One of President Trump's top priorities will get a test in court Monday when a federal appeals court in Richmond, Va., hears arguments about the legality of his revised travel ban.
His first executive order restricting visitors from a handful of majority-Muslim countries provoked chaos at airports across the country in January. Federal judges stepped in to block the order, partly because it included legal permanent residents, who have rights under the U.S. Constitution.
Weeks later, the White House issued a new order, dropping Iraq from the list of countries whose travelers faced restrictions and making clear green-card holders would not be covered.
But those changes were not enough for immigrant advocates and refugee aid groups, who continue to challenge the revised travel ban as an unconstitutional attack on Muslims.
"President Trump publicly committed himself to an indefensible goal: banning Muslims from coming to the United States," wrote lawyers for the International Refugee Assistance Project.
Refugee groups and individuals separated from family members overseas said they are taking the president at his own word: trying to use public statements by Trump and his aides during the campaign and after to prove the order is motivated by religious animus.
Omar C. Jadwat, a lawyer at the American Civil Liberties Union, will handle the oral argument in Richmond for the plaintiffs. They claim the new executive order violates the Constitution's Establishment Clause, which requires the government to adopt a neutral approach to religion, and a 1965 federal immigration law that bars discrimination on the basis of national origin.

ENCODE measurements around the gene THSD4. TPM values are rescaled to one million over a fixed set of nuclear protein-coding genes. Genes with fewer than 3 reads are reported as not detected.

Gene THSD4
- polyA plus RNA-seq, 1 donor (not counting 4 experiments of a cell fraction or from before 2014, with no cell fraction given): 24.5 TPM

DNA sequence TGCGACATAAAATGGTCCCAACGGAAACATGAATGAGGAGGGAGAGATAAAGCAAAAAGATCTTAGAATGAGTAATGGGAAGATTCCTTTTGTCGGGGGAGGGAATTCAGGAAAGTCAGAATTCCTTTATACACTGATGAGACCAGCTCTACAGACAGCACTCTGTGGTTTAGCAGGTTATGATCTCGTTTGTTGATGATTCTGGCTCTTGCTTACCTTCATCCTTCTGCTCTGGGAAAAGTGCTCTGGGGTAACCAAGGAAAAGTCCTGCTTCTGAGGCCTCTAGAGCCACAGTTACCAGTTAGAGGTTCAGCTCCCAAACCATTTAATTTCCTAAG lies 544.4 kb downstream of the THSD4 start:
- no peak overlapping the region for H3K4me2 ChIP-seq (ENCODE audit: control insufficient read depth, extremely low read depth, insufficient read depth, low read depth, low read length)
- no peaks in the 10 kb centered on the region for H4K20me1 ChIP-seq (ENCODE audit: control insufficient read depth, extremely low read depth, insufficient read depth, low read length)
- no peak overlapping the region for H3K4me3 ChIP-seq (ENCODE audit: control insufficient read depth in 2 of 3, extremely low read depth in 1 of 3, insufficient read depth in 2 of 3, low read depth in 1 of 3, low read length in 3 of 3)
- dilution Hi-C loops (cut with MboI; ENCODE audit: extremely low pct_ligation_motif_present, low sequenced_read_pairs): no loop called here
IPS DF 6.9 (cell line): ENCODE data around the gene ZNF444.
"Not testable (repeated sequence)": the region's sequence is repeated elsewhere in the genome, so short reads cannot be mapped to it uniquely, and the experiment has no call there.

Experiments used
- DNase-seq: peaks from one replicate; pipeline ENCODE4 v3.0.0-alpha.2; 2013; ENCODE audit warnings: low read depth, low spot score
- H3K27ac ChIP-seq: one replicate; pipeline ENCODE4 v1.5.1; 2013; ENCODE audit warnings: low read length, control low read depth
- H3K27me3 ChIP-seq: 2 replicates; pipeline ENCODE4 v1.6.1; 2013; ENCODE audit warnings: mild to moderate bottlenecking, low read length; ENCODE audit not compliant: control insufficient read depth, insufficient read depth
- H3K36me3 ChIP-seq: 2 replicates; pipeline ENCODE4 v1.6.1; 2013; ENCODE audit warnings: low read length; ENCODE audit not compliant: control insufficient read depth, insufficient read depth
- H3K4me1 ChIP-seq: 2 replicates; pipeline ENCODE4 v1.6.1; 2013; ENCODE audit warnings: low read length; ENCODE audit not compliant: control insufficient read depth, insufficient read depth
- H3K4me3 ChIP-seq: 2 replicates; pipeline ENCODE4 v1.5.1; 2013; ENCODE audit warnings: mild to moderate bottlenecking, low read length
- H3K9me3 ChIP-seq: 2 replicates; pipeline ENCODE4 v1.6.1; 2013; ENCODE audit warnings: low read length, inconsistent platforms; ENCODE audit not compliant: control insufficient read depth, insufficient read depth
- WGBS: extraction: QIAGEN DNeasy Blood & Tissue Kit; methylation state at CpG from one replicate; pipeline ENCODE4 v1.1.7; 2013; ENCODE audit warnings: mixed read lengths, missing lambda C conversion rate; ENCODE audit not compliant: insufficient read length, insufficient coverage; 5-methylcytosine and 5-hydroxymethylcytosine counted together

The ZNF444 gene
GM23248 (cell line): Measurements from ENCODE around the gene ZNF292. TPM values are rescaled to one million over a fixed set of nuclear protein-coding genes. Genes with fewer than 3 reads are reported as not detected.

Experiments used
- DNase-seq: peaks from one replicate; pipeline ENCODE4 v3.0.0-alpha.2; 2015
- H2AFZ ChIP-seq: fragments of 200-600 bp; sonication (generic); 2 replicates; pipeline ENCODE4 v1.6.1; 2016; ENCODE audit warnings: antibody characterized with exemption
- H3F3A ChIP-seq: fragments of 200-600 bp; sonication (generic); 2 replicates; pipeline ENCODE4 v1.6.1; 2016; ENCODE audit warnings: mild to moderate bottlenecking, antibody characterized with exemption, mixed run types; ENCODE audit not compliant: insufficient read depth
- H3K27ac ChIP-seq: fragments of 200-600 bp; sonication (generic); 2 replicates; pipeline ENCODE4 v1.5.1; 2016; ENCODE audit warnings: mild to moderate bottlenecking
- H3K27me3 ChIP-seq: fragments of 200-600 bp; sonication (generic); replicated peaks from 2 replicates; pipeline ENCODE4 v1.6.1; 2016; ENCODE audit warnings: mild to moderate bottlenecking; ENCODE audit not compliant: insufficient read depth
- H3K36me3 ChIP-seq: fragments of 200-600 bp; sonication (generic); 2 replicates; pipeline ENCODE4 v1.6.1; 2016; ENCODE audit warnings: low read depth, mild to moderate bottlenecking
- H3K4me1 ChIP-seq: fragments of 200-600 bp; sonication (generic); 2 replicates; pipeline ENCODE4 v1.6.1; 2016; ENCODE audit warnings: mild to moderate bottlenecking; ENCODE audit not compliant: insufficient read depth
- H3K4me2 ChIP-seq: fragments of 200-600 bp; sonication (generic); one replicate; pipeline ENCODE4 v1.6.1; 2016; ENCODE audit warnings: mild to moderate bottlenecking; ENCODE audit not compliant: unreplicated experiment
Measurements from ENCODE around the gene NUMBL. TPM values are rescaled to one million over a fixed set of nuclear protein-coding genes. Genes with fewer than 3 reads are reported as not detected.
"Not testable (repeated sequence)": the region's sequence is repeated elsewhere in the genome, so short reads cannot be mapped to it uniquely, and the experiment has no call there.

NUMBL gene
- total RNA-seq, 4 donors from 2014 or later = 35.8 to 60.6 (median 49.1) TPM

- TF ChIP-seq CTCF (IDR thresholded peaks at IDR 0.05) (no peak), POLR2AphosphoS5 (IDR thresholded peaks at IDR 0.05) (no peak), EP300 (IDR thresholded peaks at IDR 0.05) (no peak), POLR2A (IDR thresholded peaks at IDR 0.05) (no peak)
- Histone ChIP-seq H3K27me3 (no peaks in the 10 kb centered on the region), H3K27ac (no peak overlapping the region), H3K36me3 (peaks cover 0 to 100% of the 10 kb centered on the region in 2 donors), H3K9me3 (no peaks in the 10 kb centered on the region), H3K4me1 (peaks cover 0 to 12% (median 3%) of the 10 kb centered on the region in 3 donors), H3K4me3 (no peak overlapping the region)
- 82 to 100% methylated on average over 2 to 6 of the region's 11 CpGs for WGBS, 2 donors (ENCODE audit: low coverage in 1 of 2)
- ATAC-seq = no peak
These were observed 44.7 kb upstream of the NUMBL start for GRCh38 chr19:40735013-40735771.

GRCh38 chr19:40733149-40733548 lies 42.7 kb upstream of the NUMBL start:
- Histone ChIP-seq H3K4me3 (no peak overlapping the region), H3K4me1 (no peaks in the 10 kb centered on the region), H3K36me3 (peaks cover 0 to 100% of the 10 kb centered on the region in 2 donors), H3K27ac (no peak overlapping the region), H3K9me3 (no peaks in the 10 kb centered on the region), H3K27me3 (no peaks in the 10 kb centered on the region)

The Justice Department is countering that the president enjoys sweeping authority at the border — an outgrowth of his responsibility to protect and defend national security. The court filing by the Trump administration described the revised order as a "temporary suspension of entry," or a chance to pause and come up with better vetting procedures.
Acting Solicitor General Jeffrey B. Wall will argue that the court doesn't need to delve any deeper into statements by the president or his advisers, because national security alone is a legitimate basis for the travel ban. The order itself makes no mention of religion, the government's court papers said.
But 42 former national security officials filed their own court brief to disagree. They said there's no legitimate basis for restricting visitors from the six countries: Iran, Libya, Somalia, Sudan, Syria and Yemen. Actually, their filing said, not a single American has died in a terrorist attack on U.S. soil at the hands of someone from those six nations in the past 40 years.
On the other hand, several states including Alabama, Arizona, Florida, South Carolina and Texas have weighed in on behalf of the Trump administration.
No court ruling is expected Monday from the U.S. Court of Appeals for the 4th Circuit. But that case does not signal the end of the road. In fact, in one week, on May 15, a different federal appeals court, the 9th Circuit, will hear arguments in a similar case brought by the state of Hawaii.
The U.S. Supreme Court could be the ultimate decider.